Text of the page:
Rugby tournament on hold over student protests

Written by Yazeed Kamaldien

Fears that student protesters could disrupt Varsity Cup rugby matches have led the annual tournament’s organisers to call off next week’s events at universities countrywide.

The matches would have been played on Monday at the University of Cape Town (UCT) as well as universities in Johannesburg, Bloemfontein and Potchefstroom.

Varsity Cup chief executive Duitser Bosman said they cancelled the matches after rugby fans beat up student protesters who took to the field at a match at the University of the Free State on Monday this week.

“We do not condone any form of violence, discrimination or disruptive behaviour. The safety of students, players and spectators is of immense priority to us,” said Bosman.

“The current challenges facing universities and students are a concern. We have compassion and respect for the situation and hope that amicable solutions can be reached with all parties.”

Students protests against university fee increases and outsourcing of campus labour launched late last year have continued when the new academic year started.

Postponing next week’s Varsity Cup matches was meant to “allow universities across the country the opportunity to address various challenges faced at their respective campuses”.

Bosman said the inter-varsity rugby tournament has been running for the past nine years and has “brought together students, spectators and aspiring rugby stars from all communities”.

UCT spokeswoman Pat Lucas said their rugby team would have played against the University of Pretoria on Monday.

“Both UCT and the Varsity Cup organisers took safety and security into consideration in light of what transpired at another Varsity Cup match earlier this week,” said Lucas.

“UCT also took the decision to allow space for students and staff to reflect on the current issues in the higher education sector.”

The University of Pretoria was yesterday meanwhile still closed following violent confrontations between black and white students as matters took on a racial overtone.

Former Afrikaans universities have been blamed for being unaccommodating to students of colour, leading to protests against Afrikaans-language instruction.

Stellenbosch University yesterday referred any queries to Varsity Cup organisers while the University of the Western Cape (UWC) condemned “racist statements and hate speech on campus”.

The university’s spokesman Luthando Tyhalibongo shared pictures with the media of hate speech against white South Africans spray-painted on campus walls.

“UWC is disgusted at the racist statements and hate speech that have been discovered all over campus this morning. We condemn these cowardly acts committed under the cover of darkness,” said Tyhalibongo.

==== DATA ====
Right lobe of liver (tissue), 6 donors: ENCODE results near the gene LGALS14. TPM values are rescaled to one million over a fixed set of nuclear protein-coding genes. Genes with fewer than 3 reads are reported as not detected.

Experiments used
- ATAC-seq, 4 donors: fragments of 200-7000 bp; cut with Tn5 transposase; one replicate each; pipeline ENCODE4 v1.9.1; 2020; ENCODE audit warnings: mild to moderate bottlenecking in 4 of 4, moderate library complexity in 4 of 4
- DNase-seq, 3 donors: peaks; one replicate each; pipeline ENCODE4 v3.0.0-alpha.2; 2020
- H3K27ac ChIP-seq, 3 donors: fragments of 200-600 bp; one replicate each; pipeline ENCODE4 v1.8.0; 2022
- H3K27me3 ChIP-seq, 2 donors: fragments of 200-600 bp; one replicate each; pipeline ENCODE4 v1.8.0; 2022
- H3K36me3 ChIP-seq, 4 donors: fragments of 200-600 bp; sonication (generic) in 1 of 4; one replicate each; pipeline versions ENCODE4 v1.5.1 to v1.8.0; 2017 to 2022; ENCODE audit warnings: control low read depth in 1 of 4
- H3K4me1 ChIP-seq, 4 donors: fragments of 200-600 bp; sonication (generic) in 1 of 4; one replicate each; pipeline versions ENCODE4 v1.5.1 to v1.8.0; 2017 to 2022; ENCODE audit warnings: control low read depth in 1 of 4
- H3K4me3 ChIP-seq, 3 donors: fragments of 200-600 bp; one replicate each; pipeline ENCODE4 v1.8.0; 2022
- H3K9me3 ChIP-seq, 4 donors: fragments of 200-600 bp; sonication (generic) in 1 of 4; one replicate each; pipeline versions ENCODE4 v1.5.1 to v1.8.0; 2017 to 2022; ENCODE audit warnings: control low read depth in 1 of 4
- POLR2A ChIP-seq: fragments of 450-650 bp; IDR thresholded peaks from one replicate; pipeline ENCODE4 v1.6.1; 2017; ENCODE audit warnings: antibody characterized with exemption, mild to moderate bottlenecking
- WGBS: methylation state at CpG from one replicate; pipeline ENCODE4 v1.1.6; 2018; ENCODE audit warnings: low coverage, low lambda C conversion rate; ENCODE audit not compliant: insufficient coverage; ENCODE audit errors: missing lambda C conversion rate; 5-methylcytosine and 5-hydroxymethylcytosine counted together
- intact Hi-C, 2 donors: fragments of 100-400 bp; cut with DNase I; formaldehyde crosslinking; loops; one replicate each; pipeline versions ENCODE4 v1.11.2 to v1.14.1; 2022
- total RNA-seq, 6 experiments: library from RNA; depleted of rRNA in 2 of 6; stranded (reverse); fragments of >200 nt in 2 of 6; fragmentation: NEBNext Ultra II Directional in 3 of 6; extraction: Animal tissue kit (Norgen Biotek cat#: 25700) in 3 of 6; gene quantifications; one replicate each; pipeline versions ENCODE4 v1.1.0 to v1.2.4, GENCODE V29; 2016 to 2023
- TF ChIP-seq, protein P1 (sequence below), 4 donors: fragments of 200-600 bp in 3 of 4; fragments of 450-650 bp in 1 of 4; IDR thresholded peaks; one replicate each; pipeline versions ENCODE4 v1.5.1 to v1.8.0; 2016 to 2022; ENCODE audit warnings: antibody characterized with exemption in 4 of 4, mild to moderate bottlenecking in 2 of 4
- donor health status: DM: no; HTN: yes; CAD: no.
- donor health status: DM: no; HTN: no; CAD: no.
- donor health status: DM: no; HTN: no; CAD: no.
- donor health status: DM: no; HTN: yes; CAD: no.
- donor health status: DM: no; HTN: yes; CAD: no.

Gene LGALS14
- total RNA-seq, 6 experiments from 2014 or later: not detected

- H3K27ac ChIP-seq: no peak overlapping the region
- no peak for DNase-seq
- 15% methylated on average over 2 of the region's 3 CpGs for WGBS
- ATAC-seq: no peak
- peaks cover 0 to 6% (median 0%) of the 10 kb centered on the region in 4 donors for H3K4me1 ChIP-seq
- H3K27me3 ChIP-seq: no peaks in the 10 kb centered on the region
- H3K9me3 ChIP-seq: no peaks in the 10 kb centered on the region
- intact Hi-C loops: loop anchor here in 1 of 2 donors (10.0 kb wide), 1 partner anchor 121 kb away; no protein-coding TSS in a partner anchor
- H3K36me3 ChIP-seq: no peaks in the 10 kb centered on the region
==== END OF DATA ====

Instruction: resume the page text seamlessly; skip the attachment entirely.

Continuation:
“We are an intellectual home for students from diverse backgrounds, race and gender. Any attempt to threaten our unity, by inciting division of our students and staff along racial lines will not be tolerated.

“We are investigating this matter and once the culprits are identified appropriate action will be taken against them.”

UWC’s director of Sport, Mandla Gagayi, said they were cautious that “what happened in Bloemfontein can happen anywhere”.

He said UWC has already hosted a Varsity Cup match and has played two others elsewhere in the country since the tournament started a few weeks ago.

“This tournament is very important and sport has always played a role of bringing everyone together. We have done that successfully,” said Gagayi.

“Our matches have not been disrupted. This university won’t panic and fill the stadium with security guards. We may have concerns but we don’t want to make the stadium look like a military base.”

A joint statement from various vice-chancellors at universities countrywide condemned the “nature and form of disruptive protests and escalating violence at some of our institutions”.

“It appears that these violent acts are being planned and committed by groups and individuals with a singular intent, to deliberately disrupt and destabilise our universities through intimidation and violence,” read the statement.

“We cannot condone some of the methods used during several of these protest actions. We particularly condemn all acts of violence, criminal acts, damage to property and behaviour that impinges on the constitutional rights of others.”

The Nelson Mandela Foundation yesterday said it would step in to assist students and resolve the current crisis.

It said a “group of like-minded active citizens have joined forces to offer independent mediation, conflict resolution and facilitation services to the universities and student movements that request it”.

“This help will be provided under the name #AccessThuto, meaning “access education”,” it said.

“We are at a crisis point and have to act now.”

#AccessThuto would be led by former Constitutional Court Justice Yvonne Mokgoro and the foundation’s chief executive Sello Hatang. Neeshan Balton, chief executive of the Ahmed Kathrada Foundation, would also be among its leadership.

“#AccessThuto will seek to listen to students, academic staff and management at universities to help neutralise the conflict currently experienced at universities,” read the statement.

“It will use a network of organisations and individuals to provide professional, independent and non-partisan help to the university community as it grapples with difficult issues of transformation.”


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About Yazeed Kamaldien

Self-employed journalist and photographer from South Africa.

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